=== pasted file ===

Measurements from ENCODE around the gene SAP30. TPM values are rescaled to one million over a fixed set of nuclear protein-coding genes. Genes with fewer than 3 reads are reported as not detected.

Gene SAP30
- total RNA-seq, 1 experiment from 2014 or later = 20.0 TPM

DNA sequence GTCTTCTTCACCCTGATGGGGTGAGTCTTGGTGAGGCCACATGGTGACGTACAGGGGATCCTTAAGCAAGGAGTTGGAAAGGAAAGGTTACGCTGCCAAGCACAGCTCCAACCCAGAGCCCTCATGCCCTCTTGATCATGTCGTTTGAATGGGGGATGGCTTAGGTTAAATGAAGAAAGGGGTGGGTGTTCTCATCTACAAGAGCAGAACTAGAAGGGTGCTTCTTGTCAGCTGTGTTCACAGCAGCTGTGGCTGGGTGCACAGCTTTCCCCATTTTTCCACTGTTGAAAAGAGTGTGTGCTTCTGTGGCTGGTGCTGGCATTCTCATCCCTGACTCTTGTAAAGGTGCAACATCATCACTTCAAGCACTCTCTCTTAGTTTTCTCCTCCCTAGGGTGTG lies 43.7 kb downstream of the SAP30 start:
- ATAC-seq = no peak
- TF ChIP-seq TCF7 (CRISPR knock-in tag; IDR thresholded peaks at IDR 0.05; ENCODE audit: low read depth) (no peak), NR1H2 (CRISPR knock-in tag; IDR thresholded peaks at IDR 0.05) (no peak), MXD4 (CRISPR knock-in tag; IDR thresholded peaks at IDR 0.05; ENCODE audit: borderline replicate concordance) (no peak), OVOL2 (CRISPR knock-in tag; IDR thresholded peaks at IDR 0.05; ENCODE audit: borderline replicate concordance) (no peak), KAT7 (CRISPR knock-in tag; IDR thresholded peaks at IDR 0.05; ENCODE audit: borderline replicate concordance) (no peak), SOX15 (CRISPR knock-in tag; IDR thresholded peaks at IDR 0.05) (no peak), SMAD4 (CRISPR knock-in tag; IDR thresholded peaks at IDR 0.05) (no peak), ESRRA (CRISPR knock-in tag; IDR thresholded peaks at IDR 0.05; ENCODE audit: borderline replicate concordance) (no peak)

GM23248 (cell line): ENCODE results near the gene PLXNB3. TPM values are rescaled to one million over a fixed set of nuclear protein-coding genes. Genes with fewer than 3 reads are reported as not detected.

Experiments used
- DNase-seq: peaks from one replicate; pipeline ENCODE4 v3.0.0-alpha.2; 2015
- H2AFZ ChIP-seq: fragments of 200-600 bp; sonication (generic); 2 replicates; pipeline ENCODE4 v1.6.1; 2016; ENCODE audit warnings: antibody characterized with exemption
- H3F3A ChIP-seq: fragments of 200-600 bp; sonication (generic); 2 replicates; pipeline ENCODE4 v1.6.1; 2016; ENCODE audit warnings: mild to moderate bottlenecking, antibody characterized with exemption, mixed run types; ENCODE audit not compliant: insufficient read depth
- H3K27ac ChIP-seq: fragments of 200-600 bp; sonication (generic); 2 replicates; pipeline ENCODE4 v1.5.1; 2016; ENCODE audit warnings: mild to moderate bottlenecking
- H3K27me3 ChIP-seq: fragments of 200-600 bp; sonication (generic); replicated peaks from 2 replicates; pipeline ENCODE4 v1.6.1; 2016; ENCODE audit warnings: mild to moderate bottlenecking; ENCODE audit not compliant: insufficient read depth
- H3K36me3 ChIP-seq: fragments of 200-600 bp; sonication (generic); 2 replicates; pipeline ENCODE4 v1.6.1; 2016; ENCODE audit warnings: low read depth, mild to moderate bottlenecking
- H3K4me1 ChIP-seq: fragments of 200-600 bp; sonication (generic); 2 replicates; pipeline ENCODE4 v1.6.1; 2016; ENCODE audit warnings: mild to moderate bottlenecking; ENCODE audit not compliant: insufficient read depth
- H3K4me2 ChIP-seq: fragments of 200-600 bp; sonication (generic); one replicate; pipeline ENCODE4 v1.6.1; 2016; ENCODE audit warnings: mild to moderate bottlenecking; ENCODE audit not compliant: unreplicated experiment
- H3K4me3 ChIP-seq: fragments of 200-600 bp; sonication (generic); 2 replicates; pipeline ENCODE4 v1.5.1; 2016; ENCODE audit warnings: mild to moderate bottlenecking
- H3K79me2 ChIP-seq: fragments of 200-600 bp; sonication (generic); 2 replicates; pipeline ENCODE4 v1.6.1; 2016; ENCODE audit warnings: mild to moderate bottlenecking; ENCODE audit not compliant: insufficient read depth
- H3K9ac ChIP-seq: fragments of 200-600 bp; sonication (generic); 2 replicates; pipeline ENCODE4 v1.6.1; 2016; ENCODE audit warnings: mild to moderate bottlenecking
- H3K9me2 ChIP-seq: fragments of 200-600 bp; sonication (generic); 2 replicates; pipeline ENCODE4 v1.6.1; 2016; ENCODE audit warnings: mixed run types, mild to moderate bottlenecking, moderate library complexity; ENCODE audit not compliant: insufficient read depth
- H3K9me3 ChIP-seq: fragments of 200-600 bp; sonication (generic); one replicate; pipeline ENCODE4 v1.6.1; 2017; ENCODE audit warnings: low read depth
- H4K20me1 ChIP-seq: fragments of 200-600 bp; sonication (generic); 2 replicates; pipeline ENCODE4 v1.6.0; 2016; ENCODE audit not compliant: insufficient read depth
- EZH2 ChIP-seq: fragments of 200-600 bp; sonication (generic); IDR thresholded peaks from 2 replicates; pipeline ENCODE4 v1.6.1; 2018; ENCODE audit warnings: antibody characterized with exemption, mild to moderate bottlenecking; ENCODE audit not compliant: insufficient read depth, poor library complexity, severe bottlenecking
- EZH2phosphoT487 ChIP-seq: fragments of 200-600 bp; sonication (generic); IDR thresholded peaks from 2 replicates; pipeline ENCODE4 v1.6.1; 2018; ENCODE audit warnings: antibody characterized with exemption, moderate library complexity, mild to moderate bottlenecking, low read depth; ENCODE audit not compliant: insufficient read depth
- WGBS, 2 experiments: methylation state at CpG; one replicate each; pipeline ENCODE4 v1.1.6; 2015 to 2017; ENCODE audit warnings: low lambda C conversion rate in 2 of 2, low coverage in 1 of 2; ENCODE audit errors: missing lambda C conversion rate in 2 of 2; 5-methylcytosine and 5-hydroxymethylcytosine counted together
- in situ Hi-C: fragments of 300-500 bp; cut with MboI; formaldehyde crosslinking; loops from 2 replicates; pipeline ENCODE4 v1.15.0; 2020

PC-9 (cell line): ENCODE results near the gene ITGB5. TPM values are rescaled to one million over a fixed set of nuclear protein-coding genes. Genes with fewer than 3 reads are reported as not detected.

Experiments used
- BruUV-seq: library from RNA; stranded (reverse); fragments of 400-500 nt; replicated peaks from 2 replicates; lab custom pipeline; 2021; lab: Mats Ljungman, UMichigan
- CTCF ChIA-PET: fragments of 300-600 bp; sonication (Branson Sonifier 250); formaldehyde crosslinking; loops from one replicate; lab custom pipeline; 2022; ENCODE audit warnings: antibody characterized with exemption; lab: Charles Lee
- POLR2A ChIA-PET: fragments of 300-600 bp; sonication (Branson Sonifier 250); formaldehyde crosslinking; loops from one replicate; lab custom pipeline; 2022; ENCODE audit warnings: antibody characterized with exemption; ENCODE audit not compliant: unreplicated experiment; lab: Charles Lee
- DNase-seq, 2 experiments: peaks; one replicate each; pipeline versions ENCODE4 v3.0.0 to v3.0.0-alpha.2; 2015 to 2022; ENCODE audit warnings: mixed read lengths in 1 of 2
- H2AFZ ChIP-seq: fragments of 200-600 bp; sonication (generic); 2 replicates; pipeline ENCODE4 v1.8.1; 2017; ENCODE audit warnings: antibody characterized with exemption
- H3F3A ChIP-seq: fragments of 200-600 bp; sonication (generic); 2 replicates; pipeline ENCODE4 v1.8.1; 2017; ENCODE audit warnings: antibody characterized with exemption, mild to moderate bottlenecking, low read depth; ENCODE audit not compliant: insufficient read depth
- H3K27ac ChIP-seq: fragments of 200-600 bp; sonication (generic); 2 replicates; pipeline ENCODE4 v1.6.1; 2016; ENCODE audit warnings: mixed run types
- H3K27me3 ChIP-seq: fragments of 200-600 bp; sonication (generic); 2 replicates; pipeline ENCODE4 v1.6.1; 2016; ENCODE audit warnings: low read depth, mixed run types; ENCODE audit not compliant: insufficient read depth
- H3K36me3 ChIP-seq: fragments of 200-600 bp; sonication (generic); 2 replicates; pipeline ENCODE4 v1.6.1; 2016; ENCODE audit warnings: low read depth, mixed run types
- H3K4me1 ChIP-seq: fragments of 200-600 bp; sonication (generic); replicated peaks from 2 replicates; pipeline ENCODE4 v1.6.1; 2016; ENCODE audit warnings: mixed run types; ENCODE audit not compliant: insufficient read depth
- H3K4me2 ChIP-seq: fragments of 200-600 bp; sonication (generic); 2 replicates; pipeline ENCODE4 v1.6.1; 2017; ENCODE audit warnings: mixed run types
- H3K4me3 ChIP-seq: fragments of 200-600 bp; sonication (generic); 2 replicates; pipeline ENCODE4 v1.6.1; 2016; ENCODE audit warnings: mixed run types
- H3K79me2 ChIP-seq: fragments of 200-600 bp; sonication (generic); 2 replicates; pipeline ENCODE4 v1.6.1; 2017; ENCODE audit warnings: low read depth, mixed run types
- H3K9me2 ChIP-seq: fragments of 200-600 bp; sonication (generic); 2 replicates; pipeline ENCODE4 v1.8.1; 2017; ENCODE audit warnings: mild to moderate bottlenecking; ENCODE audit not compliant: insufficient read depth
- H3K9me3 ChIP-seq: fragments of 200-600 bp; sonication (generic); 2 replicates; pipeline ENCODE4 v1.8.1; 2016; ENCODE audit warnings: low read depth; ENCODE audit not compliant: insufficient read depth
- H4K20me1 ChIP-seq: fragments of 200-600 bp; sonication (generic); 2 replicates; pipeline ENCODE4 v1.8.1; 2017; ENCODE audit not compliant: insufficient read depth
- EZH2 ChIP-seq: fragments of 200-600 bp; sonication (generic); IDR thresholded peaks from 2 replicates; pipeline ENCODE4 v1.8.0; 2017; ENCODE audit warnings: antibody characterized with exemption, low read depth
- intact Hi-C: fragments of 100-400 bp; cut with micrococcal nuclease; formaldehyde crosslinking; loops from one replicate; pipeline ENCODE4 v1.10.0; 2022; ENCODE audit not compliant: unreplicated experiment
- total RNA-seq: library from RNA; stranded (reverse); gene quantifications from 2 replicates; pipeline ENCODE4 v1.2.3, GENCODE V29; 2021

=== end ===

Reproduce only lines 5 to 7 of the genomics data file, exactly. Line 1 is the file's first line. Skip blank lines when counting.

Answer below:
- ATAC-seq = no peak
- TF ChIP-seq TCF7 (CRISPR knock-in tag; IDR thresholded peaks at IDR 0.05; ENCODE audit: low read depth) (no peak), NR1H2 (CRISPR knock-in tag; IDR thresholded peaks at IDR 0.05) (no peak), MXD4 (CRISPR knock-in tag; IDR thresholded peaks at IDR 0.05; ENCODE audit: borderline replicate concordance) (no peak), OVOL2 (CRISPR knock-in tag; IDR thresholded peaks at IDR 0.05; ENCODE audit: borderline replicate concordance) (no peak), KAT7 (CRISPR knock-in tag; IDR thresholded peaks at IDR 0.05; ENCODE audit: borderline replicate concordance) (no peak), SOX15 (CRISPR knock-in tag; IDR thresholded peaks at IDR 0.05) (no peak), SMAD4 (CRISPR knock-in tag; IDR thresholded peaks at IDR 0.05) (no peak), ESRRA (CRISPR knock-in tag; IDR thresholded peaks at IDR 0.05; ENCODE audit: borderline replicate concordance) (no peak)

GM23248 (cell line): ENCODE results near the gene PLXNB3. TPM values are rescaled to one million over a fixed set of nuclear protein-coding genes. Genes with fewer than 3 reads are reported as not detected.